Unsolicited Opinions | Keep racist items out of stores
- Published: June 22, 2023
I graduated from Greenon High School, a short distance from Yellow Springs. There, I had two nicknames: watermelon lips and Aunt Jemima. That was the school where I was forced to read the part of Tituba when we acted out “The Crucible,” by Arthur Miller, and the district where I learned that threatening to fight a white girl was a more punishable offense than the racist language she used toward me.
I remember when I first heard the term “minstrel show” in a course called American Popular Music during my first year of undergrad. In the class, my professor explained that it was an early form of performance art that was deeply rooted in racism, where actors in blackface would imitate Black Americans in stereotypical ways to entertain white audiences. He told us that these shows sparked a whole host of products — from statues to kitchenware, to signs — that replicated images from these performances. Learning about this I thought back to those high school nicknames, those experiences. I understood how that legacy played out — it was the only context in which some of my classmates could place me, whether they were intentional about it or not.
Since then, we have had national discussions about blackface, condemning those who use it and advocating for brands such as Quaker Oats to rebrand their pancake mix, formerly known as Aunt Jemima. Confederate statues have come down in the South, being relegated to museums that explain the true history of the Civil War. Juneteenth is now a national holiday that we will mark next week and locally celebrate this weekend. To some, these are huge wins, but it is very important to resist the temptation of accepting these gestures and moving on, declaring racism a thing of the past; it is still important to hold ourselves and each other accountable as we eat our red velvet cake.
I recently saw a post on Facebook about a store in our village, Rose & Sal, that has “vintage” items for sale that are, at best, distasteful. A perusal through the store will show an array of items — cigar store Indians, blackface lawn jockeys and Mammy figurines — that one can purchase.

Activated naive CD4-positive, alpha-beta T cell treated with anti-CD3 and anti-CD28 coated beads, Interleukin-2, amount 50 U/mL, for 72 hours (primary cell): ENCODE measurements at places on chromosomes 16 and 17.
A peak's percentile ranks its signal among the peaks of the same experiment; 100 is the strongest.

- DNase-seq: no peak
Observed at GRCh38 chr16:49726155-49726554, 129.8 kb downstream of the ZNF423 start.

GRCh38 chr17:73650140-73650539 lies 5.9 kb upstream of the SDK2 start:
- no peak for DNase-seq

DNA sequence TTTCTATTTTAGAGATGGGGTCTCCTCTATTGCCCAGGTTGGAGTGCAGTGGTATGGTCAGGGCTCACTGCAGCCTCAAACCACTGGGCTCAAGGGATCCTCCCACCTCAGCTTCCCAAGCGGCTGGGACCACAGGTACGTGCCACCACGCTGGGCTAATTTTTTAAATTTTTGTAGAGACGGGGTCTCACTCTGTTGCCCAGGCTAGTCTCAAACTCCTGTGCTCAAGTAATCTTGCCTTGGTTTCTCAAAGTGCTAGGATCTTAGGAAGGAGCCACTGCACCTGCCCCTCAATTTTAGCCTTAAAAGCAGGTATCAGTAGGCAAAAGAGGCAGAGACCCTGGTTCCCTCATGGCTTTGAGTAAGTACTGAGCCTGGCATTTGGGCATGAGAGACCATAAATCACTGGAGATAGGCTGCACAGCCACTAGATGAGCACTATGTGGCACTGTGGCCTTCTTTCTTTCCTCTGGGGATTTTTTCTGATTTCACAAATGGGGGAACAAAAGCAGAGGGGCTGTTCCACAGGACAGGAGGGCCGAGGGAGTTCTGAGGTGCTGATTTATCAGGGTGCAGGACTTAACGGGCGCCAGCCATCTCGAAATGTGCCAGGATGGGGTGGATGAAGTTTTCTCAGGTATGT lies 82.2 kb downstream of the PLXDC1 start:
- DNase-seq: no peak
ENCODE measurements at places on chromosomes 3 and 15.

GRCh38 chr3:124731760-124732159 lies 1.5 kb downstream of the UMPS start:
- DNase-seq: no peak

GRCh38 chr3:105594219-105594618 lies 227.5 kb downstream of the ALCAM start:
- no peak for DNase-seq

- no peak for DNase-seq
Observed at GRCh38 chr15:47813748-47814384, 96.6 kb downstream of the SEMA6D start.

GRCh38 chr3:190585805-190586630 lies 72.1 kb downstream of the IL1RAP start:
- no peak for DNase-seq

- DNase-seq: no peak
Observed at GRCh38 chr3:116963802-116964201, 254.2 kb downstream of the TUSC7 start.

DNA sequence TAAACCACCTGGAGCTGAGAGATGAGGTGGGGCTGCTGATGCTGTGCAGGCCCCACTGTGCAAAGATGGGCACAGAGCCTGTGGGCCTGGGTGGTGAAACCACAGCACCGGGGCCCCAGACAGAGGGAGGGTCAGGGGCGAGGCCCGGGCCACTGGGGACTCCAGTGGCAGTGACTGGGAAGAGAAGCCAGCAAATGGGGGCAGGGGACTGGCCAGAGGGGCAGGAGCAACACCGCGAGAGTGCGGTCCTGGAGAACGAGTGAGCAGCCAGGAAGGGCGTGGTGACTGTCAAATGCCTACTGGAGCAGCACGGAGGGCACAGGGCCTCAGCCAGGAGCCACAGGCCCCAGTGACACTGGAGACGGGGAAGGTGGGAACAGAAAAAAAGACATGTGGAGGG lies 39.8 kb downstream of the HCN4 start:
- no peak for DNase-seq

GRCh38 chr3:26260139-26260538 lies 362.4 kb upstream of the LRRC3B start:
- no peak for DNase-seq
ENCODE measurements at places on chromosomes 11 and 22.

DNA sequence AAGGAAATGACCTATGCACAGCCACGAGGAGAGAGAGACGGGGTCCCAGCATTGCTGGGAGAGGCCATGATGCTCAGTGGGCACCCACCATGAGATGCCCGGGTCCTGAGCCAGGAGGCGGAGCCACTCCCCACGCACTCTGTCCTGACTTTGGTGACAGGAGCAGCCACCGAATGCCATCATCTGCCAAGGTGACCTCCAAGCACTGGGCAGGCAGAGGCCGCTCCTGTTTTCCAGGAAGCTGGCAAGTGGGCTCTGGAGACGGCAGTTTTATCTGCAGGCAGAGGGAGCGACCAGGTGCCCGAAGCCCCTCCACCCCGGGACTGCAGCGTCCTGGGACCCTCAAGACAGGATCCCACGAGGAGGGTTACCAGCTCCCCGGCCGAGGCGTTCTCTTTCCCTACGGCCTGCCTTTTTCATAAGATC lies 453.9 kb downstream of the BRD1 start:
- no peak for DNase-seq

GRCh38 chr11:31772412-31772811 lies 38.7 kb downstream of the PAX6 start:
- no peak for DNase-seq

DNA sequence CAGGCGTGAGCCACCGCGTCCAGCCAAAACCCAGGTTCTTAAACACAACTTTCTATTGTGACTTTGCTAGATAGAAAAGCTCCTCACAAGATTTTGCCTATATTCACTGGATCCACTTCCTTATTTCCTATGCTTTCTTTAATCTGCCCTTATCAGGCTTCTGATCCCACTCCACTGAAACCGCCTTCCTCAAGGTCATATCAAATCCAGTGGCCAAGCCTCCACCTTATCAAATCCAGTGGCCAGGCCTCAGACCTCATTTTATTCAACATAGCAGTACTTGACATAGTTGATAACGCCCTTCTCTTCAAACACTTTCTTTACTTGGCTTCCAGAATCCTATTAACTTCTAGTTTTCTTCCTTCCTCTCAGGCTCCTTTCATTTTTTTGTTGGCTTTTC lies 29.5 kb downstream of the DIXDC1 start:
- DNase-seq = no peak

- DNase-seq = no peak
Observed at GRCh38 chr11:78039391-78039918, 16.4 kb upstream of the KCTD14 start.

After seeing a Rose & Sal post advertising a jug with a sculpture of a Black man’s head with giant lips, black skin and exaggerated eyes, I went to the website of the creator listed by Rose & Sal, Sandy Cole, a white sculpture artist from North Carolina. Looking at her various pieces, I saw several with features reminiscent of minstrelsy — black faces, exaggerated noses and lips and large mouths with gapped teeth. I wrote a message to Rose & Sal, sharing the website of the Goldsboro (Florida) Museum, which explains the history of blackface statues, hoping the proprietors of a store in Yellow Springs would see the error in selling items deeply rooted in anti-black racism. In response, the proprietors said the sculpture was made in 1999, and the artist was “well known and collected,” as if that justifies selling these pieces in 2023. It doesn’t, and I do wonder if I would receive the same pushback if it was memorabilia clearly linked to far-right or Nazi movements.
I have to believe, though, that education and reinforcement are able to change minds and hearts. I hope that those reading this will “call in’’ the proprietors of Rose & Sal and encourage them to follow the advice of Sam Benac, a dear friend who wrote a letter to the editor this week suggesting that the items be donated to the Jim Crow Museum of Racist Imagery in Big Rapids, Michigan. The museum curator, David Pilgrim, collects these items so that he can educate people on the legacy of Jim Crow. He writes in his essay titled “The Garbage Man: Why I Collect Racist Objects” that his collection of objects illustrates the horrors of Jim Crow, showing how the laws of the time were reinforced by racist imagery. According to Pilgrim, items with racist imagery continue to go up in value. I’m not surprised, as the number of hate groups has skyrocketed in my lifetime.
If Yellow Springs is to be a welcoming village, we have to work together to reject stereotypes of BIPOC and other minority groups. We shouldn’t have stores in our village that peddle these racist images and label them as “vintage.” I believe in education — it’s the only way we can attempt to avoid repeating the past. Let these items become a thing of the past — stored in a place where we can learn about their histories and discontinue the practice of relying on stereotypes and tropes that are ultimately used to divide us. I hope that the owners of Rose & Sal will engage in good faith with people trying to provide historical context and show the real harms of these items.